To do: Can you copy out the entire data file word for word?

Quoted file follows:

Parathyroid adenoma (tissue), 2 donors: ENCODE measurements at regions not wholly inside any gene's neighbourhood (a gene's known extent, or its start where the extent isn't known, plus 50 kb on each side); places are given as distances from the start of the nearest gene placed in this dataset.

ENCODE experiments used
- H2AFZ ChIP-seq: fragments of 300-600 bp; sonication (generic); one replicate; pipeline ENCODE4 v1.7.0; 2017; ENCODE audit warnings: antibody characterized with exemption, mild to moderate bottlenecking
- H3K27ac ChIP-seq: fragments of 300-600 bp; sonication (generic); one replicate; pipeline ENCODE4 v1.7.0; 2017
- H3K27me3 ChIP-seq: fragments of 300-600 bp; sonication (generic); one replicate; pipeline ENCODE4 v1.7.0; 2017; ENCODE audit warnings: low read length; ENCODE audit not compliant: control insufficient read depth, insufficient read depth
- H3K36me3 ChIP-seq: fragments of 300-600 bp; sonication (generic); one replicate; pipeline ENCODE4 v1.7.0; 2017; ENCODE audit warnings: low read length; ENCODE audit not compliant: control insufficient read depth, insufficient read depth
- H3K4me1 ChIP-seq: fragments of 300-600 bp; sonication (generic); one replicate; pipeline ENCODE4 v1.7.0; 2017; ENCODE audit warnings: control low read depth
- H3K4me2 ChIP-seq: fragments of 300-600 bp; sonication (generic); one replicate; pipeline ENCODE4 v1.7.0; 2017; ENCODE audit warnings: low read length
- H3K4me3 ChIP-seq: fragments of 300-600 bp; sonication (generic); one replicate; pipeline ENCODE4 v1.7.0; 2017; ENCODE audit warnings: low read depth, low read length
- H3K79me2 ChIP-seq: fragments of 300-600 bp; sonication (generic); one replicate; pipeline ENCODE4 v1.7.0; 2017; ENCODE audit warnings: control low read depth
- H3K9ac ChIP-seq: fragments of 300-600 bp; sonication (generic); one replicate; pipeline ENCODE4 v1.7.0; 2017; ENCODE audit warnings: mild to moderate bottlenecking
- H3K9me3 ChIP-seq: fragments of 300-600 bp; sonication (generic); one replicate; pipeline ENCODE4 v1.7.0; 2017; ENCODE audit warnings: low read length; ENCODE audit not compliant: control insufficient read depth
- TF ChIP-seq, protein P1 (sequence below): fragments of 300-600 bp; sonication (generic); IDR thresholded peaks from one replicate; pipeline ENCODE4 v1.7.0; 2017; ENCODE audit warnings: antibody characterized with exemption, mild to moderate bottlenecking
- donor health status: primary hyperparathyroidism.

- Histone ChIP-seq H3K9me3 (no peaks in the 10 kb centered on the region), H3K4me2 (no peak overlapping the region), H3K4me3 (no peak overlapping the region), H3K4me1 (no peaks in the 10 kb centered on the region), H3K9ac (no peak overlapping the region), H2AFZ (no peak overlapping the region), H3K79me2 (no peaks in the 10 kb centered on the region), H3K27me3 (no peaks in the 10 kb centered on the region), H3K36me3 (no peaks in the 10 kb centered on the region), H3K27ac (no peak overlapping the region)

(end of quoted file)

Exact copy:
Parathyroid adenoma (tissue), 2 donors: ENCODE measurements at regions not wholly inside any gene's neighbourhood (a gene's known extent, or its start where the extent isn't known, plus 50 kb on each side); places are given as distances from the start of the nearest gene placed in this dataset.

ENCODE experiments used
- H2AFZ ChIP-seq: fragments of 300-600 bp; sonication (generic); one replicate; pipeline ENCODE4 v1.7.0; 2017; ENCODE audit warnings: antibody characterized with exemption, mild to moderate bottlenecking
- H3K27ac ChIP-seq: fragments of 300-600 bp; sonication (generic); one replicate; pipeline ENCODE4 v1.7.0; 2017
- H3K27me3 ChIP-seq: fragments of 300-600 bp; sonication (generic); one replicate; pipeline ENCODE4 v1.7.0; 2017; ENCODE audit warnings: low read length; ENCODE audit not compliant: control insufficient read depth, insufficient read depth
- H3K36me3 ChIP-seq: fragments of 300-600 bp; sonication (generic); one replicate; pipeline ENCODE4 v1.7.0; 2017; ENCODE audit warnings: low read length; ENCODE audit not compliant: control insufficient read depth, insufficient read depth
- H3K4me1 ChIP-seq: fragments of 300-600 bp; sonication (generic); one replicate; pipeline ENCODE4 v1.7.0; 2017; ENCODE audit warnings: control low read depth
- H3K4me2 ChIP-seq: fragments of 300-600 bp; sonication (generic); one replicate; pipeline ENCODE4 v1.7.0; 2017; ENCODE audit warnings: low read length
- H3K4me3 ChIP-seq: fragments of 300-600 bp; sonication (generic); one replicate; pipeline ENCODE4 v1.7.0; 2017; ENCODE audit warnings: low read depth, low read length
- H3K79me2 ChIP-seq: fragments of 300-600 bp; sonication (generic); one replicate; pipeline ENCODE4 v1.7.0; 2017; ENCODE audit warnings: control low read depth
- H3K9ac ChIP-seq: fragments of 300-600 bp; sonication (generic); one replicate; pipeline ENCODE4 v1.7.0; 2017; ENCODE audit warnings: mild to moderate bottlenecking
- H3K9me3 ChIP-seq: fragments of 300-600 bp; sonication (generic); one replicate; pipeline ENCODE4 v1.7.0; 2017; ENCODE audit warnings: low read length; ENCODE audit not compliant: control insufficient read depth
- TF ChIP-seq, protein P1 (sequence below): fragments of 300-600 bp; sonication (generic); IDR thresholded peaks from one replicate; pipeline ENCODE4 v1.7.0; 2017; ENCODE audit warnings: antibody characterized with exemption, mild to moderate bottlenecking
- donor health status: primary hyperparathyroidism.

- Histone ChIP-seq H3K9me3 (no peaks in the 10 kb centered on the region), H3K4me2 (no peak overlapping the region), H3K4me3 (no peak overlapping the region), H3K4me1 (no peaks in the 10 kb centered on the region), H3K9ac (no peak overlapping the region), H2AFZ (no peak overlapping the region), H3K79me2 (no peaks in the 10 kb centered on the region), H3K27me3 (no peaks in the 10 kb centered on the region), H3K36me3 (no peaks in the 10 kb centered on the region), H3K27ac (no peak overlapping the region)